The Trisagion is a hymn used in Divine Liturgy in most Eastern rites. The hymn is part of the Trisagion Prayers, which are prayed in various liturgies, such as Vespers. The Greek phrase Trisagion translates as “Thrice Holy” — God is described in this hymn as holy three different times.
In the Latin Church the prayer is most known for its use on Good Friday. However, many of the faithful might know it best (or parts of it) because of its use in various devotions, such as the Divine Mercy Chaplet, where it is the concluding prayer.
The prayer is: Sanctus Deus, Sanctus Fortis, Sanctus Immortalis, miserere nobis. The liturgical translation commonly used in English is Holy God, Holy Mighty, Holy Immortal, have mercy on us.
Some traditions consider the prayer to have been voiced by Nicodemus as Jesus was being taken down from the cross.
In the Latin rite, God as thrice holy is proclaimed in the Sanctus, a prayer with various biblical references.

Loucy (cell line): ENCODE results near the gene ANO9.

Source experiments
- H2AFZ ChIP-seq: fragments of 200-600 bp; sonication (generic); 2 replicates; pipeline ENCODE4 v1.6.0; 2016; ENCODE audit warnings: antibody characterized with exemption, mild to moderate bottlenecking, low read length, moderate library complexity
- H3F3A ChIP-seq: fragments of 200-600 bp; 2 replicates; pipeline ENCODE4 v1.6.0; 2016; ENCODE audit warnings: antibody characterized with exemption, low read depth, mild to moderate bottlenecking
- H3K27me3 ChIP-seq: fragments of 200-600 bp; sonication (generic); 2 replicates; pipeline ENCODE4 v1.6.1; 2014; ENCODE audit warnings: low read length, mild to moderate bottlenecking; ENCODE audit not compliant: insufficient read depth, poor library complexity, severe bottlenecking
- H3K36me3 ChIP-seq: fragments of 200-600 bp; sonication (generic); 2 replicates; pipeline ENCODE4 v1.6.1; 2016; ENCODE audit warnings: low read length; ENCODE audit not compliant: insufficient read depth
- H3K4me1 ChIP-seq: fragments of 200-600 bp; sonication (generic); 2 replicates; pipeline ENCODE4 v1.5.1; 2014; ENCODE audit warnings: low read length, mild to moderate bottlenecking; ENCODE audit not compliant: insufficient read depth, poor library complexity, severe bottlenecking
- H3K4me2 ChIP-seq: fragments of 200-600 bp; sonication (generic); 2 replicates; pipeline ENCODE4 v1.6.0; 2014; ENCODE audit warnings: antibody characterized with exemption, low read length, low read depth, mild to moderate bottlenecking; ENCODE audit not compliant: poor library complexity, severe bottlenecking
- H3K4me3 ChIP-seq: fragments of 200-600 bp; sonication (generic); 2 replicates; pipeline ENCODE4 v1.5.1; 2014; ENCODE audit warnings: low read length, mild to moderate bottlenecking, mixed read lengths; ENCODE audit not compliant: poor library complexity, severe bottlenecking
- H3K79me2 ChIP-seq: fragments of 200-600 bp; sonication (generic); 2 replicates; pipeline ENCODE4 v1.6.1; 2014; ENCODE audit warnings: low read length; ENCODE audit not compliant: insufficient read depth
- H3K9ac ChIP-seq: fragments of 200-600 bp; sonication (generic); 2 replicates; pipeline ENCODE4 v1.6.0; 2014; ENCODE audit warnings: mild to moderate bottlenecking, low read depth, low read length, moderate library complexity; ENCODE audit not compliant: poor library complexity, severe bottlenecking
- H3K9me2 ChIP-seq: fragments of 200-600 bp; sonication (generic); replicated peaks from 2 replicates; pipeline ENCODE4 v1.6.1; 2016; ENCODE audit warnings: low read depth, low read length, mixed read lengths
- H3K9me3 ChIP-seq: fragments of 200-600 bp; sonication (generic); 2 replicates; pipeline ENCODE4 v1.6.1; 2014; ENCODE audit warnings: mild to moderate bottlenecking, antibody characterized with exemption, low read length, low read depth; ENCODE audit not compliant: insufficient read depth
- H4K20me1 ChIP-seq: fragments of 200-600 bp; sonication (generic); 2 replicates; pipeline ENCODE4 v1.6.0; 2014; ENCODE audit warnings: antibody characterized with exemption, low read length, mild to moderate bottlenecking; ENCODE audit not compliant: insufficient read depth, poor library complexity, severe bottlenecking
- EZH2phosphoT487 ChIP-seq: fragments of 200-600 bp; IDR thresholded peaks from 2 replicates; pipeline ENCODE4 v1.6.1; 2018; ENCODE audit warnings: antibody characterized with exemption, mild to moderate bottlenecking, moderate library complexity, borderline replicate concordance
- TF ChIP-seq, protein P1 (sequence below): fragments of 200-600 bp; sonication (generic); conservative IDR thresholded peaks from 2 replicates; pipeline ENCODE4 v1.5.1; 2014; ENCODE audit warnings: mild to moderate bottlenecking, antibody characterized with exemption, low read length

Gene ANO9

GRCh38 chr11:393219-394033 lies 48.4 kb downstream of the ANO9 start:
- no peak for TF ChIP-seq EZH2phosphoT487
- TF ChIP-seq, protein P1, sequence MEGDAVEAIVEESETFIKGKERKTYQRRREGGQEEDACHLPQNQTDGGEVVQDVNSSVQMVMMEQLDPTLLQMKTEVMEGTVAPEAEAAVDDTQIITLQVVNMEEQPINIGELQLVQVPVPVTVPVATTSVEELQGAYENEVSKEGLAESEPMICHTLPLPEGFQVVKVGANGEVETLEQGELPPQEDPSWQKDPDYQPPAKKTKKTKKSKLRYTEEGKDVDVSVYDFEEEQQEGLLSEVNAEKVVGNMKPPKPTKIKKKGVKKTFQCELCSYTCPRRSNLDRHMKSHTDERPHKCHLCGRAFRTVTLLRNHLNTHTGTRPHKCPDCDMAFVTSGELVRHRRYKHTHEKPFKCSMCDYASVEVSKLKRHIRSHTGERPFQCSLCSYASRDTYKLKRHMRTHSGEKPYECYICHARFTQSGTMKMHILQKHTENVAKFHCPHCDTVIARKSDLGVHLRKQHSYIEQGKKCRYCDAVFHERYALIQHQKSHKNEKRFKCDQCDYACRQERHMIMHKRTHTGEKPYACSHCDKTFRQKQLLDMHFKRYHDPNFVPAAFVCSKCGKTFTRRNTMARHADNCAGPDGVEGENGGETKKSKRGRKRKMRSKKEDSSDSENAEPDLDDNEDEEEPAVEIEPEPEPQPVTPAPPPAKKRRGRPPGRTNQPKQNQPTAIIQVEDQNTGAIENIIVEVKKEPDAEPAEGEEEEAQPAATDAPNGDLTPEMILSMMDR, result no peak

Holy, holy, holy, Lord, God hosts (Is 6:3; Rev 4:8). Heaven and earth are full of your glory. Hosanna in the highest. Blessed is he who comes in the name of the Lord (Mt 21:9; Mk 11:9-10). Hosanna in the highest (Is 6:3).
Pope Francis in Iraq
The Trisagion was beautifully chanted in the Chaldean rite Mass celebrated by Pope Francis in Baghdad, Iraq, during his visit on March 6, 2021. The Mass was celebrated at the Chaldean Cathedral of St. Joseph.
The Chaldean Catholic Church is centered in Iraq, with Cardinal Louis Sako, 72, the current patriarch of Babylon and archbishop of Baghdad.
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Christians in the Middle East: Interview with Patriarch of Chaldean Catholic Church